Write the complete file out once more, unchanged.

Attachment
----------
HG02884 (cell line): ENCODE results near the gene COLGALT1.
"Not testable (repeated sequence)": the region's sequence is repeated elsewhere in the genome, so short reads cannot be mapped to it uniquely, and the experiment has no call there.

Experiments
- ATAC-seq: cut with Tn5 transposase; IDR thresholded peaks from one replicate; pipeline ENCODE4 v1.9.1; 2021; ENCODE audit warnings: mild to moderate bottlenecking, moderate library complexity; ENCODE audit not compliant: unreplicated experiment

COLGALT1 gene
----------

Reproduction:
HG02884 (cell line): ENCODE results near the gene COLGALT1.
"Not testable (repeated sequence)": the region's sequence is repeated elsewhere in the genome, so short reads cannot be mapped to it uniquely, and the experiment has no call there.

Experiments
- ATAC-seq: cut with Tn5 transposase; IDR thresholded peaks from one replicate; pipeline ENCODE4 v1.9.1; 2021; ENCODE audit warnings: mild to moderate bottlenecking, moderate library complexity; ENCODE audit not compliant: unreplicated experiment

COLGALT1 gene